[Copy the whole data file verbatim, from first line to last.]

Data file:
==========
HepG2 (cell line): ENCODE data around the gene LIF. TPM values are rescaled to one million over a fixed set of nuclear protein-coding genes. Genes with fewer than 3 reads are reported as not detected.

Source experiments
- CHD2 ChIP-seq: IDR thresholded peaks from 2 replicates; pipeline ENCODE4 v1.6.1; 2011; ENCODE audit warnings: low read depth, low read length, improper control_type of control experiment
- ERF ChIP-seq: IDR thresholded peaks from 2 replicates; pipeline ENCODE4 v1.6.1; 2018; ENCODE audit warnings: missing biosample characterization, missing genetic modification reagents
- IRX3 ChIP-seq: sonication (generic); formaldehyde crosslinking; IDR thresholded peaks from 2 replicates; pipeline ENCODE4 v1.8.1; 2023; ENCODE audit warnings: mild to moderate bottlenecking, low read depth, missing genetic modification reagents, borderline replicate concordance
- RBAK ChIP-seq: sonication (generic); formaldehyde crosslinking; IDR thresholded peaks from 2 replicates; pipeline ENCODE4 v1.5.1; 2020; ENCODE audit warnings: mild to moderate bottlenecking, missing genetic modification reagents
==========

HepG2 (cell line): ENCODE data around the gene LIF. TPM values are rescaled to one million over a fixed set of nuclear protein-coding genes. Genes with fewer than 3 reads are reported as not detected.

Source experiments
- CHD2 ChIP-seq: IDR thresholded peaks from 2 replicates; pipeline ENCODE4 v1.6.1; 2011; ENCODE audit warnings: low read depth, low read length, improper control_type of control experiment
- ERF ChIP-seq: IDR thresholded peaks from 2 replicates; pipeline ENCODE4 v1.6.1; 2018; ENCODE audit warnings: missing biosample characterization, missing genetic modification reagents
- IRX3 ChIP-seq: sonication (generic); formaldehyde crosslinking; IDR thresholded peaks from 2 replicates; pipeline ENCODE4 v1.8.1; 2023; ENCODE audit warnings: mild to moderate bottlenecking, low read depth, missing genetic modification reagents, borderline replicate concordance
- RBAK ChIP-seq: sonication (generic); formaldehyde crosslinking; IDR thresholded peaks from 2 replicates; pipeline ENCODE4 v1.5.1; 2020; ENCODE audit warnings: mild to moderate bottlenecking, missing genetic modification reagents